RAPID CITY, S.D. — An abandoned gypsum mine in Black Hawk, South Dakota, that was exposed by a sinkhole in 2020 may extend farther than current mapped areas show, according to a geophysical study.
Mohammad Sadeghi, a professor of geological engineering at Montana Technical University who led the study, says there’s the possibility that the mine extends below Interstate 90. The group recommends that further research be done in the area.
More than 40 people from 15 homes in the Hideaway Hills neighborhood were forced to evacuate after the collapse in April 2020 in Black Hawk, which is located about 8 miles northwest of Rapid City.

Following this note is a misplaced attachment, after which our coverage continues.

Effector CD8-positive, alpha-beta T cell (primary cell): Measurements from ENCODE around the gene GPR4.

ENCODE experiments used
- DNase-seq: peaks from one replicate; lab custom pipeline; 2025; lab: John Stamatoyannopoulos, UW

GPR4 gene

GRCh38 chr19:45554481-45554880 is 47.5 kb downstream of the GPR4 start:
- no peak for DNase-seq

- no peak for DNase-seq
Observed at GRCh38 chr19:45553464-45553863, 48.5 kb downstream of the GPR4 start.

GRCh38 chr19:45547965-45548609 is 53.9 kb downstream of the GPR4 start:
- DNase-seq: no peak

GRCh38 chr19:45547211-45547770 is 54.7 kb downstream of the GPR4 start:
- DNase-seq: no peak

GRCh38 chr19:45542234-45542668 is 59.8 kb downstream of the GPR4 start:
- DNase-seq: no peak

There are at least two lawsuits filed in relation to the collapse, one of which is one step closer to class-action status, the Rapid City Journal reported.
The Fitzgerald Law firm of Rapid City filed a lawsuit against developers and county and state entities. Fox Rothschild, a large national law firm, filed one against state government.
Hideaway Hills residents are also seeking answers to a potential loss of sewage service due to the mine.
Sadeghi has presented his team’s research methods to Hideaway Hills residents and said he believed the sinkhole opened due to surface water infiltrating the ground and seeping into the roof of the mine that dissolved gypsum.
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